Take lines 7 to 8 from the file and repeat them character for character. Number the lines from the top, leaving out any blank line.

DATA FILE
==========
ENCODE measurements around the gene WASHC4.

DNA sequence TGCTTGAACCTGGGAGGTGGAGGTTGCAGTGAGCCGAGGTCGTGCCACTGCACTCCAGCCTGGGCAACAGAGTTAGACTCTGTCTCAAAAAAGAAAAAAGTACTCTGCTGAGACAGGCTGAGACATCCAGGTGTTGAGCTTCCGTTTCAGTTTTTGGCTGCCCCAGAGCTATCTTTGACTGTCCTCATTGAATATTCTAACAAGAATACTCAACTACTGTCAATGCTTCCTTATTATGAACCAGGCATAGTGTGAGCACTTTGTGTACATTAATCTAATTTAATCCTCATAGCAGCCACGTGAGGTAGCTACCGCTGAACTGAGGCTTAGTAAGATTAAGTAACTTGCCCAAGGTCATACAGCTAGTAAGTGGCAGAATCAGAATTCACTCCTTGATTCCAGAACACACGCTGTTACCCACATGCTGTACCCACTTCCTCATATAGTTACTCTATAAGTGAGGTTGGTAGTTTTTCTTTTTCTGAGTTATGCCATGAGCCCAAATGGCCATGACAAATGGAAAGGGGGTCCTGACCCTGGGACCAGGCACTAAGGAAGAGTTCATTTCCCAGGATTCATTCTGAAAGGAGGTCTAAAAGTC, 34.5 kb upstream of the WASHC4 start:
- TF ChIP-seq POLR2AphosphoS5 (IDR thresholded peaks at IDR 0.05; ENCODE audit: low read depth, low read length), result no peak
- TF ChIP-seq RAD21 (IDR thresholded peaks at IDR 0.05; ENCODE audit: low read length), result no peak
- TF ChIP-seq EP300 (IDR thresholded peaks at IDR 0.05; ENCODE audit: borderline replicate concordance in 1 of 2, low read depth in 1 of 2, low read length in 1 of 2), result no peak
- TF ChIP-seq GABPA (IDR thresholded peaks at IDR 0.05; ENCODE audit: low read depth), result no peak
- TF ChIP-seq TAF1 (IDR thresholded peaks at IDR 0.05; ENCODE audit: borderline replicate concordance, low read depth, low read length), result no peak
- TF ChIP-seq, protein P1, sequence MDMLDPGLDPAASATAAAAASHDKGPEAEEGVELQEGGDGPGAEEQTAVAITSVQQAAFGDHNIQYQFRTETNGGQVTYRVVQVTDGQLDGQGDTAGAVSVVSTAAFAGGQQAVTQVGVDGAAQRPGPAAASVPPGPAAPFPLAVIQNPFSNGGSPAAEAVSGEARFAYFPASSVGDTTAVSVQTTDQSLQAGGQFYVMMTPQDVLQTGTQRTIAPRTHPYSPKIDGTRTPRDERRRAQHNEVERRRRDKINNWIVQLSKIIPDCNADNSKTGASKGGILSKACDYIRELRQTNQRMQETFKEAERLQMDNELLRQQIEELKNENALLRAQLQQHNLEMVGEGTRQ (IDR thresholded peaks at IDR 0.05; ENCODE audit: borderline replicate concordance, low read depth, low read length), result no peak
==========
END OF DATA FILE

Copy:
- TF ChIP-seq TAF1 (IDR thresholded peaks at IDR 0.05; ENCODE audit: borderline replicate concordance, low read depth, low read length), result no peak
- TF ChIP-seq, protein P1, sequence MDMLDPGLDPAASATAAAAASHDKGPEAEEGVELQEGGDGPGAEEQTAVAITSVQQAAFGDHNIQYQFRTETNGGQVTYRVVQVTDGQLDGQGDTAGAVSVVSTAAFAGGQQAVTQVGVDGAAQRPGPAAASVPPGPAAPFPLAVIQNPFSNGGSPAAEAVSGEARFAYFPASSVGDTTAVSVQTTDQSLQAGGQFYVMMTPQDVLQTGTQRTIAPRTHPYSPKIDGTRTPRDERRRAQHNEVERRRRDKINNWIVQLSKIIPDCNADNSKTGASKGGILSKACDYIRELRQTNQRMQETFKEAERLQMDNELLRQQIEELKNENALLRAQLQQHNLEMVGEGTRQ (IDR thresholded peaks at IDR 0.05; ENCODE audit: borderline replicate concordance, low read depth, low read length), result no peak